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Are you curious what an uncirculated coin is?
Uncirculated coins are quite simply coins that show no signs of wear from being used as money in circulation.
But, that doesn’t necessarily mean uncirculated coins have never been touched by human hands — and that’s important too!
Uncirculated Coins: What To Look For
Let’s start with the most important point — and perhaps most confusing matter for some people.
I’ve mentioned that uncirculated coins “show no sign of wear.” But what, exactly, does this mean? And where do you look for this “wear”?
In the most basic sense, when people grade coins, they are looking for several things:
- the number of abrasions
- the strike of the coin
- and other matters of eye appeal
But the prime factor when it comes to determining whether a coin is circulated (a.k.a. worn) or not is WEAR.
How To Grade Coins Based On The Amount Of “Wear”
Wear on a coin isn’t always easy to spot.
Yes, it’s usually pretty easy to tell a coin that’s been in circulation for a long time simply because of all the wear it may have. In fact, some old coins will appear to have a flattish appearance with few, if any, details — due to all the wear they’ve experienced while in circulation.
But making the distinction between a coin that has seen a little bit of circulation and one that hasn’t (is uncirculated) requires a bit more eye for detail!
In fact, some of the hobby’s best graders have been studying the discipline of coin grading for a long time — and it can truly take years to learn all there is to know in order to properly grade coins with accuracy.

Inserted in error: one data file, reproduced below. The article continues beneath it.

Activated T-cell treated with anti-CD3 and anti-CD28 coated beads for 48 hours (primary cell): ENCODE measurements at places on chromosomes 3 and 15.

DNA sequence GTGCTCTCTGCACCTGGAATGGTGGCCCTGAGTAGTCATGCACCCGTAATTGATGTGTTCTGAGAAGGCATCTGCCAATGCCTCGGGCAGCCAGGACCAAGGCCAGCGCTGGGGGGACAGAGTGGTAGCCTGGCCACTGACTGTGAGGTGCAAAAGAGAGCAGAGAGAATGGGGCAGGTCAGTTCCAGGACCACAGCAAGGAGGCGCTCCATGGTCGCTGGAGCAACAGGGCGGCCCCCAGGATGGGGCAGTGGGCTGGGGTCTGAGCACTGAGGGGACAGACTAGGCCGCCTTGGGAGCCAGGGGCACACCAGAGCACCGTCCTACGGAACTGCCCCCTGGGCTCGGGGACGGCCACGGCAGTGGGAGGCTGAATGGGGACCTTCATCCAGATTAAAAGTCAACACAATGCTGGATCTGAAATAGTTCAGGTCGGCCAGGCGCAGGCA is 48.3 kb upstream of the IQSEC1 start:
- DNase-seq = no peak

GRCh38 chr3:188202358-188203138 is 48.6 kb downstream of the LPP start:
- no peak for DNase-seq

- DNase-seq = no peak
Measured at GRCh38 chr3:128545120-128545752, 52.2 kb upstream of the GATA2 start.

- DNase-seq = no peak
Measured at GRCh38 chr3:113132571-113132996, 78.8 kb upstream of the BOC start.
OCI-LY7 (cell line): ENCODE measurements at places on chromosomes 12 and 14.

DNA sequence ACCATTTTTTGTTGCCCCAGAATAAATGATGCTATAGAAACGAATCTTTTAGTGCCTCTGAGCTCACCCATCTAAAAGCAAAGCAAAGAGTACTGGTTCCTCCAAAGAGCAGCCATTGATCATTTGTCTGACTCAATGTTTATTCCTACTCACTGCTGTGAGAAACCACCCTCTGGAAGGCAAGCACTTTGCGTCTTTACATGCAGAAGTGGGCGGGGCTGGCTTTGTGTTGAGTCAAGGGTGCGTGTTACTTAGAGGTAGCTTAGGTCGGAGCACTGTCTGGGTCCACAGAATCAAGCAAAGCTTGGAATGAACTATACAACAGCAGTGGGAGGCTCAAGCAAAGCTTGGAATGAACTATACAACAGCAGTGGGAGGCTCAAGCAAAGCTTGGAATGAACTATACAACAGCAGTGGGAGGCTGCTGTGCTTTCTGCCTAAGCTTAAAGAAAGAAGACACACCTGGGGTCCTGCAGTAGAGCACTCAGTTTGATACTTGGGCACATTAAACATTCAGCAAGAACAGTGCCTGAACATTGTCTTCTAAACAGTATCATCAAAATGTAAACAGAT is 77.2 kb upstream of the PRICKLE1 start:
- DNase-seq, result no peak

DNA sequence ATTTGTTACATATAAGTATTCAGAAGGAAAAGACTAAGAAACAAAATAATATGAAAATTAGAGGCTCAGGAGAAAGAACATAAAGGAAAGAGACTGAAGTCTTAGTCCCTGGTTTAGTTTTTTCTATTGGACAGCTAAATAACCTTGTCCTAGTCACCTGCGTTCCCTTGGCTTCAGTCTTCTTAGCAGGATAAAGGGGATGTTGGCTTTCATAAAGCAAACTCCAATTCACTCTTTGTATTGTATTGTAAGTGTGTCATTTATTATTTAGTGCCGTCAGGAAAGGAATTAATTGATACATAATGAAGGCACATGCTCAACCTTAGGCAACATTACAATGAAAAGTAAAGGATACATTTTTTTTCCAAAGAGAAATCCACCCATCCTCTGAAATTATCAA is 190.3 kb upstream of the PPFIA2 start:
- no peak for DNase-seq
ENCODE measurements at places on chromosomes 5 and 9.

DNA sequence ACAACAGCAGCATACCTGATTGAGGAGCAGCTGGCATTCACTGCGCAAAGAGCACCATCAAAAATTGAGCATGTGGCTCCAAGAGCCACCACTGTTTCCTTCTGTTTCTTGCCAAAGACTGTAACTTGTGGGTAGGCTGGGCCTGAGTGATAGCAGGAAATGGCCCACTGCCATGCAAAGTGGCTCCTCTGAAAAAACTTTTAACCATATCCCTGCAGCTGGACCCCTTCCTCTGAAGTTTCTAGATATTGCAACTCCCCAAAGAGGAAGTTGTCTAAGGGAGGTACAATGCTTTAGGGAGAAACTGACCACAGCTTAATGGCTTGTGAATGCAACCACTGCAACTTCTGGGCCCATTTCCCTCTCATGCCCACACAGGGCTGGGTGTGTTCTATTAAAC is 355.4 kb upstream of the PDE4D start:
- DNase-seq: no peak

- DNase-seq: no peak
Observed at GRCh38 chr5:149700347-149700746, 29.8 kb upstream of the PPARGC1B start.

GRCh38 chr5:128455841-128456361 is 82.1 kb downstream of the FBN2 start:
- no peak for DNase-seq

This article will help you better understand what uncirculated coins are and how to look for them. But it will likely take you months, maybe even years, of training your eyes and sharpening your skills to be able to identify uncirculated coins when you see them… especially when things get a little fuzzy.
To get started, you’ll want to read this first: Coin Grading 101: How To Determine The Grade Of Every U.S. Coin In Your Collection.
Then, use this video I made as a guide to grading your own coins:
Tools To Help You Spot Uncirculated Coins
Even the most well-trained coin graders don’t do much grading without their trusty coin magnifiers. Yes, you’re going to need a good magnifying glass for coin grading.
You’re also going to need the ideal lighting. The best place to view coins for grading is under the steady glow of a 75- to 100-watt incandescent light.
Finally, a coin price guide like the Red Book can be helpful for beginners trying to identify the grade of a coin… and determine its worth.
With the basic equipment in hand, it time’s to start looking for uncirculated coins!
Where To Look For Wear On Coins
Wear will generally first occur on a coin on the highest points (the parts that stick up the most on a coin’s surface) and progress to the lowest points.
So, what are the highest points on a coin?
This will vary from coin design to coin design — but let’s use the Lincoln penny as an example, since that’s one of the coins I most commonly get asked about: